Oil prices increased on Monday on speculation that Russia’s gas cut to Europe could drive a switch to crude, though fears over declining fuel demand due to an expected Fed rate hike restrained gains.
At 11.31 hrs. local time in Thailand, Brent crude futures for September were trading at $106.67 per barrel, up US$1.52, or 1.45 percent, from the previous day’s 1.9 percent rise.
Meanwhile, U.S. West Texas Intermediate (WTI) crude futures for September added US$1.40, or 1.44 percent to $98.10 a barrel, following Monday’s 2.1% rise.
Russia’s state-owned Gazprom announced on Monday that it will cut daily deliveries via the Nord Stream pipeline to 33 million cubic meters a day – about 20 percent of the pipeline’s capacity – starting on Wednesday.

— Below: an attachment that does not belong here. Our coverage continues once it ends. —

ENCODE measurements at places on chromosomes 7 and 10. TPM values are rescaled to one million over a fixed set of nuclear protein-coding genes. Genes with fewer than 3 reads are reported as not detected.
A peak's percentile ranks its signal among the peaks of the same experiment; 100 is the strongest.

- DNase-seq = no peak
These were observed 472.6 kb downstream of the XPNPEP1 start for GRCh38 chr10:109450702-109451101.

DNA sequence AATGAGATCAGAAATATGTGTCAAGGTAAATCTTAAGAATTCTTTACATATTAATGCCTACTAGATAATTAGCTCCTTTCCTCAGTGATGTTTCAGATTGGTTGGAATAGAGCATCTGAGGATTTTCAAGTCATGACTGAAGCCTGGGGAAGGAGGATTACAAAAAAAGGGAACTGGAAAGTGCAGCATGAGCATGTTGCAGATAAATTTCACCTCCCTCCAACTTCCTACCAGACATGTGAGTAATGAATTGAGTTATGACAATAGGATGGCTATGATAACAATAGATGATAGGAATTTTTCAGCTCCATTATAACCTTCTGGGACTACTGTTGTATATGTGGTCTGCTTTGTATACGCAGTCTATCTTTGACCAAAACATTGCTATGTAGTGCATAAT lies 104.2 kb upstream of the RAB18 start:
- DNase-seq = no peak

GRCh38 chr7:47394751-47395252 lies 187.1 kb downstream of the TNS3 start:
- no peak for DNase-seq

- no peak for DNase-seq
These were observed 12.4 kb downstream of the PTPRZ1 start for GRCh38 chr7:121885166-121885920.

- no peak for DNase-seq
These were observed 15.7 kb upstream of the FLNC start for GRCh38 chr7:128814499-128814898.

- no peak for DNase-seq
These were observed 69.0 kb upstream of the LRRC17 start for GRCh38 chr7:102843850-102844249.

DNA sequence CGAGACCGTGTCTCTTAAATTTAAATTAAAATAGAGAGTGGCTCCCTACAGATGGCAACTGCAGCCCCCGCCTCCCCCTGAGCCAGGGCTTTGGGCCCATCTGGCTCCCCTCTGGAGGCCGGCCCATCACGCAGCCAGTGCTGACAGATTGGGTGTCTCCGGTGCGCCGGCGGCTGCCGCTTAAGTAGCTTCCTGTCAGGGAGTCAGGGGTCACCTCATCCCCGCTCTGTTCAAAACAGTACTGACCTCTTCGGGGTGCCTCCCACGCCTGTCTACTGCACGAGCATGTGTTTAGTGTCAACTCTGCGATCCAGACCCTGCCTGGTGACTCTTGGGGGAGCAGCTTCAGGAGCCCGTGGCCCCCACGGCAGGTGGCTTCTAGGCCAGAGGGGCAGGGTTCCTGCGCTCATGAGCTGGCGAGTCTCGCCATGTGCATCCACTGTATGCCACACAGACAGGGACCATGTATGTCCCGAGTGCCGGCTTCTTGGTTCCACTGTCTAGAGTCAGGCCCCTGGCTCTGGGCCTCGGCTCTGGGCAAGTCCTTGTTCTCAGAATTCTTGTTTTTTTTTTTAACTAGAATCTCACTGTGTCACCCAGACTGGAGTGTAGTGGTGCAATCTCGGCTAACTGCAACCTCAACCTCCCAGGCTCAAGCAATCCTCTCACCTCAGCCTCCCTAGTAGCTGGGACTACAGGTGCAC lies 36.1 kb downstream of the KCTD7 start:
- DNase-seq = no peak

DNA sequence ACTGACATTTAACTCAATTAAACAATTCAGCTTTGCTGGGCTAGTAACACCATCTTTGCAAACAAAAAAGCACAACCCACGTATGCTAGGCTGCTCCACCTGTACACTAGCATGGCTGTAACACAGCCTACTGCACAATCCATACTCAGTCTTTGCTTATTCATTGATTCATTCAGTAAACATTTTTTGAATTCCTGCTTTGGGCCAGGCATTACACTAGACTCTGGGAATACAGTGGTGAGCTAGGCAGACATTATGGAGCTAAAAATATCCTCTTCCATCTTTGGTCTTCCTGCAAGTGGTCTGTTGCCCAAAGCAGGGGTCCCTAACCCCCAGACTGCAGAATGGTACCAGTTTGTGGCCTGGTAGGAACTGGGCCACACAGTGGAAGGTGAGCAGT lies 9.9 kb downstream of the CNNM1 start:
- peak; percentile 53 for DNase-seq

The “technical condition of the engine,” according to a statement from the firm, is the reason for the suspension of one of the final two working turbines.
Russia’s cut in supplies will leave European nations unable to meet its goals to refill natural gas storage ahead of the winter demand period. Meanwhile, Germany may be forced to restrict the supply of gas to industry in order to keep its residents warm throughout the winter.
“Higher gas prices, triggered by Russia’s gas squeeze, could lead to additional switching to crude from gas and support oil prices,” said Hiroyuki Kikukawa, general manager of research at Nissan Securities.
“But a tug-of-war between concerns about weakening demand due to the economic slowdown amid rising U.S. interest rates and fears of supply risk because of prolonged Russia-Ukraine conflict will likely continue for some time,” he said, predicting WTI to remain in a trading range centered on $100 a barrel.